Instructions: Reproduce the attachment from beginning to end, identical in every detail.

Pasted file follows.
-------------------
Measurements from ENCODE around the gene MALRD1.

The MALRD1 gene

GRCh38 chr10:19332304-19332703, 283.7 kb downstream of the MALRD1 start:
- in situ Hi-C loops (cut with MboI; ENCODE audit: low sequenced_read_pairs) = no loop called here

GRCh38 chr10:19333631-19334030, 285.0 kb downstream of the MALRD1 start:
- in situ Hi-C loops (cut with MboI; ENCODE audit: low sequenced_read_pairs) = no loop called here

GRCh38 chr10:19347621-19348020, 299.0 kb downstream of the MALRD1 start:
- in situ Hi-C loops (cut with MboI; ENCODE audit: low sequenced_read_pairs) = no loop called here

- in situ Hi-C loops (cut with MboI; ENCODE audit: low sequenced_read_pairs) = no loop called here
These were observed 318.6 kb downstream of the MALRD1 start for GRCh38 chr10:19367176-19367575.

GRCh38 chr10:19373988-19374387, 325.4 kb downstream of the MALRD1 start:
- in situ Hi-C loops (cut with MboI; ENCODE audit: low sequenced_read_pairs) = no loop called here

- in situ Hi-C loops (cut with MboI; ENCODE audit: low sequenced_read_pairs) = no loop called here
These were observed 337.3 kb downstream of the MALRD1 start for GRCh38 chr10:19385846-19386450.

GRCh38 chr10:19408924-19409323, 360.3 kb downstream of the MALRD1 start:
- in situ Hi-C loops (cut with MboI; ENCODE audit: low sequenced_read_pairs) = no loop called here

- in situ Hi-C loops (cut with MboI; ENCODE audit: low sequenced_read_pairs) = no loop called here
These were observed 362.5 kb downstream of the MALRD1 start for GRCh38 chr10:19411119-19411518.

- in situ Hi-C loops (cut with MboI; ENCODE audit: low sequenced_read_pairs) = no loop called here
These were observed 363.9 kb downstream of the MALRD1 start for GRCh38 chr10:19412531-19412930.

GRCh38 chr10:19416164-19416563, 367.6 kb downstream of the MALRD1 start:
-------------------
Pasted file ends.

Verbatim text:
Measurements from ENCODE around the gene MALRD1.

The MALRD1 gene

GRCh38 chr10:19332304-19332703, 283.7 kb downstream of the MALRD1 start:
- in situ Hi-C loops (cut with MboI; ENCODE audit: low sequenced_read_pairs) = no loop called here

GRCh38 chr10:19333631-19334030, 285.0 kb downstream of the MALRD1 start:
- in situ Hi-C loops (cut with MboI; ENCODE audit: low sequenced_read_pairs) = no loop called here

GRCh38 chr10:19347621-19348020, 299.0 kb downstream of the MALRD1 start:
- in situ Hi-C loops (cut with MboI; ENCODE audit: low sequenced_read_pairs) = no loop called here

- in situ Hi-C loops (cut with MboI; ENCODE audit: low sequenced_read_pairs) = no loop called here
These were observed 318.6 kb downstream of the MALRD1 start for GRCh38 chr10:19367176-19367575.

GRCh38 chr10:19373988-19374387, 325.4 kb downstream of the MALRD1 start:
- in situ Hi-C loops (cut with MboI; ENCODE audit: low sequenced_read_pairs) = no loop called here

- in situ Hi-C loops (cut with MboI; ENCODE audit: low sequenced_read_pairs) = no loop called here
These were observed 337.3 kb downstream of the MALRD1 start for GRCh38 chr10:19385846-19386450.

GRCh38 chr10:19408924-19409323, 360.3 kb downstream of the MALRD1 start:
- in situ Hi-C loops (cut with MboI; ENCODE audit: low sequenced_read_pairs) = no loop called here

- in situ Hi-C loops (cut with MboI; ENCODE audit: low sequenced_read_pairs) = no loop called here
These were observed 362.5 kb downstream of the MALRD1 start for GRCh38 chr10:19411119-19411518.

- in situ Hi-C loops (cut with MboI; ENCODE audit: low sequenced_read_pairs) = no loop called here
These were observed 363.9 kb downstream of the MALRD1 start for GRCh38 chr10:19412531-19412930.

GRCh38 chr10:19416164-19416563, 367.6 kb downstream of the MALRD1 start: